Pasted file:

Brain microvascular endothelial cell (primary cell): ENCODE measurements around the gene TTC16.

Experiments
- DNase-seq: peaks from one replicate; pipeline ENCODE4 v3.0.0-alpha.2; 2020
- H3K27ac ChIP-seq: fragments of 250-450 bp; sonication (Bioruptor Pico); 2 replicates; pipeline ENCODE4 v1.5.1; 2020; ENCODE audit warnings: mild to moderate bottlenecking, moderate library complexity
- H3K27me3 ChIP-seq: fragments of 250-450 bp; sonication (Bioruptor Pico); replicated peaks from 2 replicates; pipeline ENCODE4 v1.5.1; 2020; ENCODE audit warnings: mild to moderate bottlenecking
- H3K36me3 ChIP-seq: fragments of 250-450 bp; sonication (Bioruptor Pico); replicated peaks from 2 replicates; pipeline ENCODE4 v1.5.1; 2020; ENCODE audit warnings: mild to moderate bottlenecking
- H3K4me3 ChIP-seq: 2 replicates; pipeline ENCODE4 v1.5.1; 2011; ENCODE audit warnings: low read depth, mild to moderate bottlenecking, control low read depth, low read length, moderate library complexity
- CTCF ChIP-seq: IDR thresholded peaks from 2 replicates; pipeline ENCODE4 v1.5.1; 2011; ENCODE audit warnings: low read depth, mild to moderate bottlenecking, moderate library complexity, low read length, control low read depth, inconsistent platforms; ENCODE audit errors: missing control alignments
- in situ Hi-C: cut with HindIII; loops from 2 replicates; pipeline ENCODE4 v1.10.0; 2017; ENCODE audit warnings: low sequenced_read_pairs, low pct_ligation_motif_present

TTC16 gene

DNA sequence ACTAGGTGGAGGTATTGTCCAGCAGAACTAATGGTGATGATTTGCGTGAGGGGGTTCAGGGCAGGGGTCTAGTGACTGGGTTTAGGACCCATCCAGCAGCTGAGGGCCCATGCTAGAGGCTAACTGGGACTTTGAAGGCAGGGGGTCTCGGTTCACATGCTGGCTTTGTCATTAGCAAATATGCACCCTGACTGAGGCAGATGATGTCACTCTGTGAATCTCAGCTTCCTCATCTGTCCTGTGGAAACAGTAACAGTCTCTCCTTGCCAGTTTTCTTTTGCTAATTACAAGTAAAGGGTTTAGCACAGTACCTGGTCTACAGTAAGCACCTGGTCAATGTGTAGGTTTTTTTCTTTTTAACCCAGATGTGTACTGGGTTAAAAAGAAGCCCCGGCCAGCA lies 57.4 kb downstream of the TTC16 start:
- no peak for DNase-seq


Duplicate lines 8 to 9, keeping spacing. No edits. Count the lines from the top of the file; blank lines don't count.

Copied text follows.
- CTCF ChIP-seq: IDR thresholded peaks from 2 replicates; pipeline ENCODE4 v1.5.1; 2011; ENCODE audit warnings: low read depth, mild to moderate bottlenecking, moderate library complexity, low read length, control low read depth, inconsistent platforms; ENCODE audit errors: missing control alignments
- in situ Hi-C: cut with HindIII; loops from 2 replicates; pipeline ENCODE4 v1.10.0; 2017; ENCODE audit warnings: low sequenced_read_pairs, low pct_ligation_motif_present